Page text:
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Art therapeutic for Parkinson’s patients

Former Rugby resident Carol (Brossart) Morken was diagnosed two years ago

July 2, 2009
Sherri Richards

Editor's Note: Carol Morken is the daughter of Frank and Theresa Brossart, Rugby.

The tremors stop when Carol Morken paints. Parkinson's disease causes the right side of her body to shake. But it's steady when she pulls a paintbrush across a canvas, or when she molds a piece of clay.

"When I want to paint and draw, my mind gets all caught up in the process," says Morken, of West Fargo. "It's almost hard for me to stop at times because I'm so into it and my hand's not shaking. It's such a peaceful feeling."

When Morken, 48, was diagnosed with Parkinson's in 2007, one of her biggest fears was not being able to use her hands. "It's such a big part of who I am and what I do," she says. Morken teaches art in the Fargo Public School District's Creative Arts Studio.

The peaceful feeling and the fear that her hands may not always cooperate have motivated her to create even more paintings and sculptures.

"I just try to do it on a daily basis," she says.

An exhibit Wednesday (June 17) in Fargo called "With These Hands" is showcasing the artwork of North Dakotans like Morken who have Parkinson's disease.

Organizer Denise Morris says the goal of the exhibit is to raise awareness of the disease, and encourage people with Parkinson's to continue their hobbies and passions.

She's received more than 20 submissions, including paintings, pastels and knit art. The exhibit will travel across the state.

"The works are beautiful and when you look at them you wouldn't know that the person is struggling with an illness that affects their mobility and fine motor skills," Morris says. It looks like anyone else's art, which is beautiful to me."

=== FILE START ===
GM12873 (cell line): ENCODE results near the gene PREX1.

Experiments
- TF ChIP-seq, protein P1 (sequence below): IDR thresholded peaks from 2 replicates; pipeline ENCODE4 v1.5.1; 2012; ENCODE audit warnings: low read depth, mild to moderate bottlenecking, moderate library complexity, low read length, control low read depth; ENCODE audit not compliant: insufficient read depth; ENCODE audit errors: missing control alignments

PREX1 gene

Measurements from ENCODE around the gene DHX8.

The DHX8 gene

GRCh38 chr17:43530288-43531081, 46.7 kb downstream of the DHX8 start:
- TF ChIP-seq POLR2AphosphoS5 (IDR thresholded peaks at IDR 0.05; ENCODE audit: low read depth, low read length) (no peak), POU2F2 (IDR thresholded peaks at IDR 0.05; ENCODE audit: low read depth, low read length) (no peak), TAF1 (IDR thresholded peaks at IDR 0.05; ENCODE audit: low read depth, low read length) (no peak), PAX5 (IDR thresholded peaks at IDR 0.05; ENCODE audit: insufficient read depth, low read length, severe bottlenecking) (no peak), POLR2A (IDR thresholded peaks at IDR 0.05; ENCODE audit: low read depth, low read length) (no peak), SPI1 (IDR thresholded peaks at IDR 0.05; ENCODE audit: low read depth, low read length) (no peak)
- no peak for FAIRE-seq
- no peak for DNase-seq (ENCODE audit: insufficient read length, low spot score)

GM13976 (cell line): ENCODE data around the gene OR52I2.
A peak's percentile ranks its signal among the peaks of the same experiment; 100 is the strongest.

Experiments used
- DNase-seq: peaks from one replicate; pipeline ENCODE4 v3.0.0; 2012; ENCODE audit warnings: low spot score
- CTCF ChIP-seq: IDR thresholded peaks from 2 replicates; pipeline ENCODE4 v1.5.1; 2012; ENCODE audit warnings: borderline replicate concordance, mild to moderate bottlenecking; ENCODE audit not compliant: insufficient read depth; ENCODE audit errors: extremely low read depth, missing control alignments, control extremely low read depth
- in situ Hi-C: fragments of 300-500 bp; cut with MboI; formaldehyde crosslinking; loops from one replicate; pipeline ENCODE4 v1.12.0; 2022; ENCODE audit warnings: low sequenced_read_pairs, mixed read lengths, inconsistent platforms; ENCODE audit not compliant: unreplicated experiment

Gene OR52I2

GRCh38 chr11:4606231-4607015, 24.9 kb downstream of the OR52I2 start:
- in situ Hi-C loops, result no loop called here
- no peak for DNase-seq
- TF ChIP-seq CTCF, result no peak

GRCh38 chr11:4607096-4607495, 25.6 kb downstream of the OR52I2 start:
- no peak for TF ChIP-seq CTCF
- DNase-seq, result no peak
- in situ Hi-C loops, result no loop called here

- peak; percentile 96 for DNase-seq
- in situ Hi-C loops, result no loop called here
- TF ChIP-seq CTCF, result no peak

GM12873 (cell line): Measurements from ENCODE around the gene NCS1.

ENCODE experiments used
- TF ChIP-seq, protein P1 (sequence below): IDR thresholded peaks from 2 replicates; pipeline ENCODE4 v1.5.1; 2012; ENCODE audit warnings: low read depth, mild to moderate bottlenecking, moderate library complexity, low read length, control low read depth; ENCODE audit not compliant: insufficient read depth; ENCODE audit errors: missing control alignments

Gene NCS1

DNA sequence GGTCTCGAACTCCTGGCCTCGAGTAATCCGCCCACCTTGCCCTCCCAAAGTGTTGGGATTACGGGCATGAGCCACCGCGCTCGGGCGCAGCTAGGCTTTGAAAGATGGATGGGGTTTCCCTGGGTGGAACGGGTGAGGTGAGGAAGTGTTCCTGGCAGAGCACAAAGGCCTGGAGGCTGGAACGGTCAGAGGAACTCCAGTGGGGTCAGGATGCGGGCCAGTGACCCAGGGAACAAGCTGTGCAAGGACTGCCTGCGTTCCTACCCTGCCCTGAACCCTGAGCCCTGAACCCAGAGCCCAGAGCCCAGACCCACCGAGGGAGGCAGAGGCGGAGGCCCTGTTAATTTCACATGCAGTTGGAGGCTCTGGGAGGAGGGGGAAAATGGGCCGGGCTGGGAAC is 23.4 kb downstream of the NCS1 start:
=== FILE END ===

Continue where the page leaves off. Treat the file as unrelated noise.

Parkinson's disease is a condition of the nervous system. Its symptoms include rigidity, slow body movement and tremor.

Morris says she's read research indicating art and other creative endeavors, like dance, can help people maintain their mobility.

Heartsprings, a holistic health ministry at Fargo's Messiah Lutheran Church, offers art, music and exercise therapy classes.

"We keep trying to find the best way to work with those with Parkinson's to keep them active and flexible as long as we can," says Jan Nelson, who runs the Heartsprings program. She will speak at Wednesday's event.

Art allows people to "play," Nelson says. She encourages people with Parkinson's to find ways to adapt to continue their hobbies. For example, woodworkers who can't use power tools any more can still assemble pieces someone else cuts out.

Morris was diagnosed with the disease seven years ago, just before her 41st birthday. For awhile she gave up photography because she couldn't hold the camera steady any more.

With her family's encouragement, she bought a digital camera with an anti-shake function. She says she's reacquainting herself with nature photography.

Jim Coffey of Fargo has also found joy in photography despite having Parkinson's disease. He says he's "gone whole-hog into digital" and is submitting abstract images for the exhibit.

"It's a nuisance kind of disease," Coffey says about Parkinson's. "You gradually lose the ability to do things you once did with gusto. I think you need positive reinforcement."

Morken hopes her art in the show - two pastels of young girls and a tessellation of a zebra - motivates people to try art.

"It's so cool that God made us to be able to use our hand even though it shakes," Morken says. "It's almost kind of comical. I have Parkinson's and my hand shakes like crazy, but I can create art. It's like he allows me to do that, to relax and express myself."

Richards is a writer for the Fargo Forum. This story appeared in the June 16 issue of The Forum and is used with permission.

 
 

 

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